You're kidding! said:

Probably the worst thing on telly. Shocking idea, bad casting and pathetic acting. I'm hoping the client wrote and directed these themselves, otherwise the agency should be shot.

Groucho said:


The only problem with these spots is that they seem not to work on really fucking stupid insensitive arseholes as some of the comments above indicate.
But then these people are probably not worth communicating with anyway

I like these said:

Sure, the family life execution is a bit clunky. But they make you think.
Good job.

A Copywriter said:

As a writer who has suffered metal illness in the past, i'd like to say that these spots convey a simple and powerful message, that a little bit of compassion and reassurance can make someone feel better and also provide strength to accept their situation. I can relate to the girl who feels like she's let her team down at work. I don't care whether these ads aren't going to pick up at Cannes. They do their job. Nobody chooses or contracts mental illness - it just happens. And it's common in highly stressful industries like ours. So think twice before you unleash vitriol on this blog.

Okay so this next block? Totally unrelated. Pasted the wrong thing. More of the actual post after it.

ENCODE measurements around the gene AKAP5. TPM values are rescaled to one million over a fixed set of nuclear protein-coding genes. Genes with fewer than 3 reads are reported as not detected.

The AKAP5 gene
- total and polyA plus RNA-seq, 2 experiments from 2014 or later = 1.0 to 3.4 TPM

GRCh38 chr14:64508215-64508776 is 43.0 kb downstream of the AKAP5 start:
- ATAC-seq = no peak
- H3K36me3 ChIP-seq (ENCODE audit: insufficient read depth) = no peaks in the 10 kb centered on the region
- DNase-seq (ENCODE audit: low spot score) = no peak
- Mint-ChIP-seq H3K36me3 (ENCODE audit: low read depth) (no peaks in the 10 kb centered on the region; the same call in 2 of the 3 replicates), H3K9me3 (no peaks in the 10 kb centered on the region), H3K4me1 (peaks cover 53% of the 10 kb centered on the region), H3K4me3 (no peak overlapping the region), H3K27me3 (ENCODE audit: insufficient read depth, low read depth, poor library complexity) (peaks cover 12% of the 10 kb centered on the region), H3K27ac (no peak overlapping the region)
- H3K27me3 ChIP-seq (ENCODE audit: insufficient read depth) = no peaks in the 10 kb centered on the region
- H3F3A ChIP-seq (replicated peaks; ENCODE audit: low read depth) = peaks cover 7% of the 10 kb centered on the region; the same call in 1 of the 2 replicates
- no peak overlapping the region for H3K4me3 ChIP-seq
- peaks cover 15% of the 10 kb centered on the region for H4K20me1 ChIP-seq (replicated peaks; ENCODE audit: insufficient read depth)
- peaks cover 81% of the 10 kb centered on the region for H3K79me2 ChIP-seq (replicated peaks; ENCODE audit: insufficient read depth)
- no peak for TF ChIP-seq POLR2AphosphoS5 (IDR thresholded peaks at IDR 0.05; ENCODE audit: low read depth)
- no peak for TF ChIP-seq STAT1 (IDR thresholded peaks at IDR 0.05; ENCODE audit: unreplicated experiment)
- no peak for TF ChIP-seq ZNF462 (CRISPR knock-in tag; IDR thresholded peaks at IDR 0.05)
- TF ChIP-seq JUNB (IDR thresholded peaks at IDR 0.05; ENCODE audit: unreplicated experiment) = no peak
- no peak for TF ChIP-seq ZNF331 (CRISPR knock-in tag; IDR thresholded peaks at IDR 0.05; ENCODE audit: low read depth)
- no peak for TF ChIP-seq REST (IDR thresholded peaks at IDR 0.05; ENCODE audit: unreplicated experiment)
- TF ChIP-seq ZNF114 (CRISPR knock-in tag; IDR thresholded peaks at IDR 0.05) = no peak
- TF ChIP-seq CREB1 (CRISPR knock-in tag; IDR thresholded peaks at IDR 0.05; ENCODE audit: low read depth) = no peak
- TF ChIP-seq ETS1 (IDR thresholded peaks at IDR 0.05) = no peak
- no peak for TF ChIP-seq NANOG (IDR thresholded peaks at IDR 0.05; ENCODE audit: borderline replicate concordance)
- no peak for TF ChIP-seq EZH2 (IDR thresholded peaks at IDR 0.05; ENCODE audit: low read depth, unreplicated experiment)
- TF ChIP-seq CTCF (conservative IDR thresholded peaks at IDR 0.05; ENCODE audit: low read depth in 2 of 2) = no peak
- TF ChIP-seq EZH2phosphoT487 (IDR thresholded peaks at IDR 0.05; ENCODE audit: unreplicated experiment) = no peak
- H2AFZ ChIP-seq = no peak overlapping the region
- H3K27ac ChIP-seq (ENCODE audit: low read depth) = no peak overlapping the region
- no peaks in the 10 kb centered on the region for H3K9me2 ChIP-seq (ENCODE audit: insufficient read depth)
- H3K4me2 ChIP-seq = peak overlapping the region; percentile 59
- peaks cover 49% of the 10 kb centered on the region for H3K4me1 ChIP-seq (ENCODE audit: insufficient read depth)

damien said:

haven't seen the ads, don't watch tv. the thing is, right now sa health are in trouble with the way they have been treating the mentally ill. along with other tactics to disguise or draw attention away from that situation, this is consistent, blaming ordinary people. the biggest stigma mental illness diagnosed persons in sa face is caused by the health administration.

Berlin Chair said:

I find these ads terribly offensive. I agree with 'makes me sad' and 'Jeremy'. As someone with a mental illness this add does make me paranoid and even more upset.
I don't know what these ads are trying to achieve? Perhaps someone who understands the ad and wasn't offended could tell me?
Either way, I think they fail at sending a message and need to be taken down ASAP for the sake of those who are suffering.